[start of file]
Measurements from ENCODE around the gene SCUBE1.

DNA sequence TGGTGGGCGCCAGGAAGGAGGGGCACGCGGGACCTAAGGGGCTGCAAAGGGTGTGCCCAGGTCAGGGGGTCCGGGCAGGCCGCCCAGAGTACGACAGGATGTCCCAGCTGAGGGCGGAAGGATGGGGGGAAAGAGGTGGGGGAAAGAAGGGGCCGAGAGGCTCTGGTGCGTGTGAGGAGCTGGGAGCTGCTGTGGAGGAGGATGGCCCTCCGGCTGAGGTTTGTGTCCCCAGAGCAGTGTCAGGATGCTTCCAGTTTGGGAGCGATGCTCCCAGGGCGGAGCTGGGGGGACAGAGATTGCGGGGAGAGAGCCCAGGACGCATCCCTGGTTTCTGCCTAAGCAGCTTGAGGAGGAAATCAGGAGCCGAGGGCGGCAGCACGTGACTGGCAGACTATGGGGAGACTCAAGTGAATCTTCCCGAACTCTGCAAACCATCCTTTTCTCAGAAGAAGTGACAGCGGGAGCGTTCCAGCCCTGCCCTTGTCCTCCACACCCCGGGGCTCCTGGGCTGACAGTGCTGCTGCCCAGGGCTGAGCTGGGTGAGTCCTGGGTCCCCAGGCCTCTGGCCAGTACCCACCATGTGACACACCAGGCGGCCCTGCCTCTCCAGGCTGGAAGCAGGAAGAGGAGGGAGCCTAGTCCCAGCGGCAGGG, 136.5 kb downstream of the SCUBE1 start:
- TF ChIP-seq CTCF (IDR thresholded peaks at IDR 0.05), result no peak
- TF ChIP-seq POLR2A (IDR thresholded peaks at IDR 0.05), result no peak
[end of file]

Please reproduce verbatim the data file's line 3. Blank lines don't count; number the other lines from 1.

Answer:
- TF ChIP-seq CTCF (IDR thresholded peaks at IDR 0.05), result no peak